Bloom Discusses His 2022 Run for Supervisor at Malibu Democratic Club Meeting

Assembly Member Richard Bloom

It only happens once a year—last Sunday, about 40 members of the Malibu Democratic Club tuned in for the annual general membership meeting on Zoom, headed up by President Jane Albrecht.

California Assembly Member Richard Bloom (D), Malibu’s representative in the state assembly since 2012, was a featured guest at the meeting. Bloom announced his candidacy for the Los Angeles County Board of Supervisors (District 3) back in January, a week after Sheila Kuehl confirmed she would not seek a third term (her current term ends Dec. 5, 2022).

“One of the reasons I’m running for the board of supervisors is that their work is central to the issue of homelessness, and I want to step up and provide a leadership role on it,” he said.

In the meantime, Bloom is working on a number of bills and committees in the state assembly. He co-sponsored AB 3088 to prevent tenants from being evicted during COVID-19, which was extended into June.

“We were facing a tsunami of potential evictions,” he noted. “We got $2.4 billion in funding to help tenants and landlords, and not increase the number of homeless [people].”

Bloom is also concerned about the “epidemic” of hate crimes, and to that end serves as chair of the assembly select committee on the “state of hate,” hoping to make it a permanent committee, which would allow them to “get a handle on this behavior and lower the temperature.”

Bloom said he was also trying to get a billion dollars in wildfire prevention funding and get the state to start differentiating between the chaparral of Southern California and the woodland forests of Northern California, which “need to be treated differently.” He hopes the funding will kick in as “early action” funding which allows monies to be given out right away.

“Every succeeding year, wildfires seem to be worse than the year before,” he noted.

Bloom reminded his audience it was time for LA County redistricting, which happens every 10 years, and said it’s possible district lines will change for the 2022 elections. Districts are supposed to be grouped by “communities of interest” and he’d therefore like to see all of the Santa Monica Mountains finally grouped into one district. He cautioned that there may be a delay in the redistricting, because it relies on 2020 Census data, which is coming in late this year.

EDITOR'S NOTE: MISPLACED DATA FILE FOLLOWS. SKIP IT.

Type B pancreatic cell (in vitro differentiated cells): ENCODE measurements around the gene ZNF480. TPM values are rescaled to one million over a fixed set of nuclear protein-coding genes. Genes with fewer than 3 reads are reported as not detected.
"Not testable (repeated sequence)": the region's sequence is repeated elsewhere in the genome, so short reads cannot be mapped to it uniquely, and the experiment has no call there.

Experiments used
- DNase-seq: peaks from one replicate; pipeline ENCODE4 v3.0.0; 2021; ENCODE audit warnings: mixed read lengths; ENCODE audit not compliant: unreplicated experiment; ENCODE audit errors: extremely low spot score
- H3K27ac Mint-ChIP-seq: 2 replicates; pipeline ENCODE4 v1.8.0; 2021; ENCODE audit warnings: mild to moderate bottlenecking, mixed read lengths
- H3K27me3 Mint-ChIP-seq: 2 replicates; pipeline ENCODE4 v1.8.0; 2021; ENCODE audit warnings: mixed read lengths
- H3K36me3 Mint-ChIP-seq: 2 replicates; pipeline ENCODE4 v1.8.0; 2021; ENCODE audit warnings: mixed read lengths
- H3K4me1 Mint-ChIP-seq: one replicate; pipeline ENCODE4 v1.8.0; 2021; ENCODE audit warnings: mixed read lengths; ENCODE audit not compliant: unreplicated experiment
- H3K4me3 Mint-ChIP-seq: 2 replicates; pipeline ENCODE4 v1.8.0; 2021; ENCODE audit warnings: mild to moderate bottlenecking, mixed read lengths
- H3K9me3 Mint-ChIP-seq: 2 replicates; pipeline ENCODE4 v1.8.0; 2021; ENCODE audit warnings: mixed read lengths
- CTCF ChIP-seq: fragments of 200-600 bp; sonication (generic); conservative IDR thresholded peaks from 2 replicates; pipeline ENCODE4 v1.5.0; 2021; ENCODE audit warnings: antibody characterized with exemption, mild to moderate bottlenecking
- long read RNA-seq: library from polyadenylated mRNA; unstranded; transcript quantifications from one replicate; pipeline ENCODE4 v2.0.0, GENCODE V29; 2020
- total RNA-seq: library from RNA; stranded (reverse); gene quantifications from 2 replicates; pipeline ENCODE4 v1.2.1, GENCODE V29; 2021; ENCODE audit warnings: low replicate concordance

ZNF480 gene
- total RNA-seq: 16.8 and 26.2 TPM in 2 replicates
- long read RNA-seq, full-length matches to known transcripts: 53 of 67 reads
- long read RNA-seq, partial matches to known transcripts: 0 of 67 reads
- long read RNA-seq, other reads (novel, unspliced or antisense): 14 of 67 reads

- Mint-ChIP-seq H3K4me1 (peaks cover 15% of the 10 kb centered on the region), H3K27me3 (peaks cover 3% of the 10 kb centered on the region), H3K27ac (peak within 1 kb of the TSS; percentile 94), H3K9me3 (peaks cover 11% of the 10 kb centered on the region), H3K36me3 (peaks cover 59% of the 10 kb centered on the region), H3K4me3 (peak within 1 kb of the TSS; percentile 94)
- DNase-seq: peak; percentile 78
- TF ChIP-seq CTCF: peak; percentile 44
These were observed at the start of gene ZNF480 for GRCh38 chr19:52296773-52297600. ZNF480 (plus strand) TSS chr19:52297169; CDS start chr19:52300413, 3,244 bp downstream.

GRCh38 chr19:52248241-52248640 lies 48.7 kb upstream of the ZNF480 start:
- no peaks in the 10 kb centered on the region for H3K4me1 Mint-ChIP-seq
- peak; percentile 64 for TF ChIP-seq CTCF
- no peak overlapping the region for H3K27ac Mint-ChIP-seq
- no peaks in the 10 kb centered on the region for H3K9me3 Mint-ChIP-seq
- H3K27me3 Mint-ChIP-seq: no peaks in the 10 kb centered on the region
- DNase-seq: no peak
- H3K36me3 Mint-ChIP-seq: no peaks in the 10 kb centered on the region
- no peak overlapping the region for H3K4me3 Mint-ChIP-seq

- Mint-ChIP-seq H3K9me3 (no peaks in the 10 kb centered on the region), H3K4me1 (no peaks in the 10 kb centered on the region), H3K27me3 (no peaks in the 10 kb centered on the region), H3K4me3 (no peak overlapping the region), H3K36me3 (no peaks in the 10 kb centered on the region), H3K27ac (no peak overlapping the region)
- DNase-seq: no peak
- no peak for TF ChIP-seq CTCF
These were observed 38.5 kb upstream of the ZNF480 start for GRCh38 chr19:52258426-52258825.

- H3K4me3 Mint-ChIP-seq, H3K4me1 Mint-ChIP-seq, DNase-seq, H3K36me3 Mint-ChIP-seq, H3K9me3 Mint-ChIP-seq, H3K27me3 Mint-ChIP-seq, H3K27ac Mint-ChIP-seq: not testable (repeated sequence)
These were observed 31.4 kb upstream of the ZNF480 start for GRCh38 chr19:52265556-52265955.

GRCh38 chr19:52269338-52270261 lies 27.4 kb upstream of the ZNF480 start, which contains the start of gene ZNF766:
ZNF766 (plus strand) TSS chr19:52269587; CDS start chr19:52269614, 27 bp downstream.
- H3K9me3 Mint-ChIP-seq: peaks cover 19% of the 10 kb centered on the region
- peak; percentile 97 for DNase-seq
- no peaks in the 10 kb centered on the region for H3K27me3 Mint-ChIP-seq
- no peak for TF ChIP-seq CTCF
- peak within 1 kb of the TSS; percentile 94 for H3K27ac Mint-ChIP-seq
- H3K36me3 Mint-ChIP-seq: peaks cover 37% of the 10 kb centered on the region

Mayor Mikke Pierson gave an update on the innovative “fire follower” program he is trying to set up, working closely with the LA County Fire Department. This program would allow citizens to assist the department during wildfires by “mopping up embers, putting out spot fires, and clearing out neighborhoods to a safe place.”

When Pierson first presented this idea to LA County Fire Chief Daryl Osby right after the Woolsey Fire, he got a hard “No” in response, “but the reality of the situation has since sunk in that they just don’t have the resources available in some situations, and that we’re all in this together,” Pierson said.

“Last Wednesday, we met directly with nine fire chiefs and the president of the Los Angeles Emergency Preparedness Foundation and it went very well,” the mayor added. “I think the chiefs all showed up ready to say, ‘No,’ but left with a ‘Yes.’ The passion of the presenters and our answers to their questions impressed them. We represent neighbors and neighborhoods, and want to be part of the solution. We’d love to roll out a pilot program here and prove the model.”

The Democratic Club voted to approve the following slate of officers and board members for a two-year term: President – Jane Albrecht; Vice-Presidents – Lance Simmens, Ted Vaill, Lou La Monte; Treasurer – David Kramer; Secretary – Ted Vaill; Board Members – Dianne Landau, Garen Kosoyan and Bill Swartout.

“We got rid of Trump, but Trumpism is still alive and well,” Albrecht remarked in statements after her re-election as president. She noted the biggest challenges for California Democrats in the near future will be defeating the recall of Governor Newsom and winning back or keeping house seats in the mid-term 2022 elections. She also expressed concern about campaign finance reform, gerrymandering and the future of the filibuster.

In an open discussion, other officers and board members brought up local issues that could benefit from the club’s political clout, including what the Mountain Recreation and Conservation Authority (MRCA) and Joe Edmiston are doing in Malibu neighborhoods and the fight for Malibu to have an independent school district.